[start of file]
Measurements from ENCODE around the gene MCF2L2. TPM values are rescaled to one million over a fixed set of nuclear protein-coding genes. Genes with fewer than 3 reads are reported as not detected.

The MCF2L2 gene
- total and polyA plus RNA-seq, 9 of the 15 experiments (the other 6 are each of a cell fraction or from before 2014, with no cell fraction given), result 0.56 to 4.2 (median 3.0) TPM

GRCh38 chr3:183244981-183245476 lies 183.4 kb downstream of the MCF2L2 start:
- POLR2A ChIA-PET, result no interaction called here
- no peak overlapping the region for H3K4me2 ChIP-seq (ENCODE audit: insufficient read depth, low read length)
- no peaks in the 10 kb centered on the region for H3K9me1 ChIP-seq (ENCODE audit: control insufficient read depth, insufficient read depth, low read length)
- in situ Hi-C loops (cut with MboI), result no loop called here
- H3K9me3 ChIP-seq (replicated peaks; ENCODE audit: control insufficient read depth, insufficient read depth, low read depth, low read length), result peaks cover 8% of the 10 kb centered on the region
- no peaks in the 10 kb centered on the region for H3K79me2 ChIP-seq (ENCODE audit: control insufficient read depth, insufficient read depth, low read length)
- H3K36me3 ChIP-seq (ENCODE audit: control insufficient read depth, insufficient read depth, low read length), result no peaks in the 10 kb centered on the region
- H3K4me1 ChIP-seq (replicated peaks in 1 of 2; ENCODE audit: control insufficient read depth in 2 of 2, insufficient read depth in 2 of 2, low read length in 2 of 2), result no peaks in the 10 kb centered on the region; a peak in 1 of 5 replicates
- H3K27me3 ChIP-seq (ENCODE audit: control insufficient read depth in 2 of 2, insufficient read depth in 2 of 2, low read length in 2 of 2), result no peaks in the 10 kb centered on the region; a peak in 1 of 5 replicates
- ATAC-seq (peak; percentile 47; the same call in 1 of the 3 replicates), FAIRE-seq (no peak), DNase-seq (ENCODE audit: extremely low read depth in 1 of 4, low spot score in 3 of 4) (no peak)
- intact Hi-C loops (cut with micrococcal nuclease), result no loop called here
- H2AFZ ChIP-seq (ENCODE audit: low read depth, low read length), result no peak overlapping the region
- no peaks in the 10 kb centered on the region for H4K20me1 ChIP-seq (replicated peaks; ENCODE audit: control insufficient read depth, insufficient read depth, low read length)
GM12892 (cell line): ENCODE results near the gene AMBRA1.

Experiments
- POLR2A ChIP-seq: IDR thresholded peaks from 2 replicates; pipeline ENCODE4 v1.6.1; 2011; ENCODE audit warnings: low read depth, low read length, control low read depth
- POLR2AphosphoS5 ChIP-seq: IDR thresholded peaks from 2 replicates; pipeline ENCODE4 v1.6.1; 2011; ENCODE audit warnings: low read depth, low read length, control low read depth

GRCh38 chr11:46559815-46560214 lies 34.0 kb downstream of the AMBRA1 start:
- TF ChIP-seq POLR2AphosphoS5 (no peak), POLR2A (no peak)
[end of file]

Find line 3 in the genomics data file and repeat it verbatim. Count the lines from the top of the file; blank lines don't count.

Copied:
- total and polyA plus RNA-seq, 9 of the 15 experiments (the other 6 are each of a cell fraction or from before 2014, with no cell fraction given), result 0.56 to 4.2 (median 3.0) TPM